You can do this by creating trust. A revocable trust administrator can distribute the assets according to your wishes without involving the court. You may include your investments, vehicles, property, and bank accounts in the trust, directly transferring them to your named beneficiaries bypassing the probate.

Another way to expedite the probate is to create joint ownership of assets. In the event of your death, your share of ownership will directly transfer to your partner.

3. Protects Minors

Effective estate planning accounts for securing minors’ futures. You can either set up a trust they can access without being of age or appoint a legal guardian if you become incapacitated. You can do this while you are still young with small children. It will give you peace of mind, knowing that your children are secure if something happens to you.

If you fail to name a legal guardian for minors in your will, the court will appoint one. It can be a close family member or relative. However, parents should decide who should take care of their children well in time in the form of a will.

4. Tax Planning


The better you plan your estate, the more likely you will pay hefty tax bills at the end of the year. When someone dies, leaving behind their wealth, every piece of property and possession goes through a taxation process as per its value. The beneficiaries have to declare any capital gains from inheritance.

One way to make the taxation process smooth and less costly is to leave named beneficiaries and assign a certain amount of wealth to each. It will eliminate the need for the court to name the beneficiaries and pay a hefty tax fee.

If you own the family house, transfer it to your spouse or adult children within your lifetime. Similarly, you can choose to transfer certain properties to your loved ones. The court will not consider items you give away while alive as part of the will after your passing, thus reducing taxes.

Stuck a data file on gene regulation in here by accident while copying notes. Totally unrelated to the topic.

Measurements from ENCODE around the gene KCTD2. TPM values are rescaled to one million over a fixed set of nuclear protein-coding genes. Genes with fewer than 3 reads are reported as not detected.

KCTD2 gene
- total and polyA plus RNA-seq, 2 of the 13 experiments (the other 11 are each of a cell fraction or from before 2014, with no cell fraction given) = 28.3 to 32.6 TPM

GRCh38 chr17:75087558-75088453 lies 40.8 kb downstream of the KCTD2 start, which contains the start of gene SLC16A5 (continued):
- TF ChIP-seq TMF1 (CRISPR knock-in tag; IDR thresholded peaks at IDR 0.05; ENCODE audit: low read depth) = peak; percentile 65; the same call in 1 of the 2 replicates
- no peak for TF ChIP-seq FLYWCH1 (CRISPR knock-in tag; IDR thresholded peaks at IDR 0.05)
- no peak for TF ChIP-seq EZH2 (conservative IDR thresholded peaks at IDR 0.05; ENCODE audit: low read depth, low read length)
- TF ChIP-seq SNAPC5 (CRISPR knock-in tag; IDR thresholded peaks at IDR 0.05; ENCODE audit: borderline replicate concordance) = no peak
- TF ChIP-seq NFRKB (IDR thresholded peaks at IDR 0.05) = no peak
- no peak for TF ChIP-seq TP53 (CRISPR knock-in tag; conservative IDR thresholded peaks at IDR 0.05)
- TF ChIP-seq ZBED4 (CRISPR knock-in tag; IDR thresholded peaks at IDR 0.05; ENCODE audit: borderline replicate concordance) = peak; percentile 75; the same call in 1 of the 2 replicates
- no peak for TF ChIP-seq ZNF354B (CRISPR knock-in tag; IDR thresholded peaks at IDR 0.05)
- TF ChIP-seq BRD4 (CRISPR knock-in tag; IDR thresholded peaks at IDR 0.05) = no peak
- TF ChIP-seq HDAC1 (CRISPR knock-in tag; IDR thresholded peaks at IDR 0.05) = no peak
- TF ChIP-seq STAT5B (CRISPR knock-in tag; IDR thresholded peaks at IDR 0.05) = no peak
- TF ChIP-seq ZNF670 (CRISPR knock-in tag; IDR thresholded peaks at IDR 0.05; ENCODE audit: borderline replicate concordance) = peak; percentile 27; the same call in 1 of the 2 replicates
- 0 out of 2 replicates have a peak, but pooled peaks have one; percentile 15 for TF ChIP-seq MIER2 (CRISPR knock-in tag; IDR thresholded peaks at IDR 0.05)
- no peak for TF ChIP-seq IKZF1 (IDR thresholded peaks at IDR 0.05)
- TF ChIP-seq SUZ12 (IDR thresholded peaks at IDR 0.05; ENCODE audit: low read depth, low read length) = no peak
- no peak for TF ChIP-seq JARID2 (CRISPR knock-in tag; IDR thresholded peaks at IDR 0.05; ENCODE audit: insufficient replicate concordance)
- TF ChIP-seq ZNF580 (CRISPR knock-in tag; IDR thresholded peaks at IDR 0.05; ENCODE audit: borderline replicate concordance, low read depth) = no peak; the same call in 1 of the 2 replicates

When it comes to securing your family’s future, consulting with a skilled estate planning attorney is paramount. Their expertise ensures a comprehensive approach to managing your assets. For personalized guidance tailored to your unique needs, schedule a consultation with an experienced estate planning attorney who can navigate the intricacies of your financial legacy.


It would help if you did not ignore the importance of effective estate planning. Gain control over your assets and decide who will get how much share of your wealth after your passing while you are still alive. Other things include naming minors’ guardians in your will. It is better to draw a Will while you are still young for peace of mind.

Moreover, keep your legacy intact and make sure that all your beneficiaries get a fair share. You can also exclude certain people from inheriting your property. If you do not make a will, the court has the power to decide according to State laws. However, it can be a time-consuming and costly process. Therefore, it is better to draft your own.

Furthermore, the more properties and belongings you give away within your lifetime, the more tax benefit you will get. It will also help expedite the probate process.

Therefore, protect future generations and leaves behind a legacy by ensuring proper estate planning.